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Anatoly Yevgenyevich Karpov was the world chess champion for a decade, from 1975 to 1985.  He won the title when Bobby Fischer, the American grandmaster and reigning world champion, failed[…]

From the age of four, Anatoly Karpov saw great beauty in chess. He made the game his profession and was the world champion for a decade, from 1975 to 1985.

Question: What qualities does it take to play world-class chess?

Anatoly Karpov:  A lot of things.  Chess is a very tough game, and psychologically a tough game.  And of course chess needs a lot of qualities, human qualities.  And so you must have very strong nervous system and then you must be well prepared, you must be able to work a lot. Chess need good preparation and so you must work for hours if you play, let’s say, for world championship.

What’s the appeal of chess?

Anatoly Karpov: So, I like beauty in chess.  I like interesting ideas that could be fantastic combination, but it could be also very deep positional idea, or, or very high level technique in endings.  So, I can feel and I can see beauty in each of this; beauty of chess, but also chess is always competition and so I like to compete and so this is part of my life.

When did you learn to play chess?

Anatoly Karpov: I started to play chess at four years watching my father playing with his friends.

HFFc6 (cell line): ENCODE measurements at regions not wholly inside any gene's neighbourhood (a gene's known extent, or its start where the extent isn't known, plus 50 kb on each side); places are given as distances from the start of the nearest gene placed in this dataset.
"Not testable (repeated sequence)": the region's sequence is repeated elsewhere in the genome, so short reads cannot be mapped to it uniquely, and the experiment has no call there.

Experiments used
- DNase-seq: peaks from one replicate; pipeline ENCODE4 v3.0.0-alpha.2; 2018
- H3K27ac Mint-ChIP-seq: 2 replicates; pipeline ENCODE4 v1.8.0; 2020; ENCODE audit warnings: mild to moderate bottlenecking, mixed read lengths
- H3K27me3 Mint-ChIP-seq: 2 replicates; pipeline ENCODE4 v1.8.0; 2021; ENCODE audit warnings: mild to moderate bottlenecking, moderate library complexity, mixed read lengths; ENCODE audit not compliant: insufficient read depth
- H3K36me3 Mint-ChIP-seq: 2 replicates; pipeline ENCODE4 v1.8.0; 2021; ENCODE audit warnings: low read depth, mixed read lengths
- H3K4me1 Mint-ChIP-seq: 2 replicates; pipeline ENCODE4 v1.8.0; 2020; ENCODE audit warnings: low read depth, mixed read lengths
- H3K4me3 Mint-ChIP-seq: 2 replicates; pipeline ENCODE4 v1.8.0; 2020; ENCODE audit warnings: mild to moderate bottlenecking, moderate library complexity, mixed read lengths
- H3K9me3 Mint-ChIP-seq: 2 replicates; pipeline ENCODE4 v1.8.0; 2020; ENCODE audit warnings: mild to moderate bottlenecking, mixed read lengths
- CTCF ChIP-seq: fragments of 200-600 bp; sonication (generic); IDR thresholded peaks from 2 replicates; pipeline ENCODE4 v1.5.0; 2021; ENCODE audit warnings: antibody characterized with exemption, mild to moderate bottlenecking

I showed interest quite early and then I started to have lessons in school. I visited chess club and I played my first tournament when I was seven, and then I can’t say that I wanted to be professional and I thought I would be professional until the moment I became strong grandmaster.  When I became the youngest grandmaster at the time, at 19, then I thought maybe it could be my profession. But still I graduated Moscow University and I got profession of economist and in the meantime I made progress in Chess and I became world champion in 1975, when I was 24 years old.

At what age do chess players usually peak?

Anatoly Karpov:  So, in my time, it was from let’s say 25 to 35, now it’s earlier because you have easier information then you have computers and then okay maybe young people changed and so now I think it should be from maybe 18 even, or at least 20 to 30. 

Are we reaching the time when computers might solve the game of chess?

Anatoly Karpov: Theoretically, yes.  Because the number of variations are limited, is limited.  But still even the most powerful computers cannot calculate all possibilities which you have over a chess board.

So you’re not worried about computers ending the game? 

Anatoly Karpov: Who knows. Who knows.  But I don’t think in my life we shall reach that level. 

Recorded on May 17, 2010
Interviewed by Paul Hoffman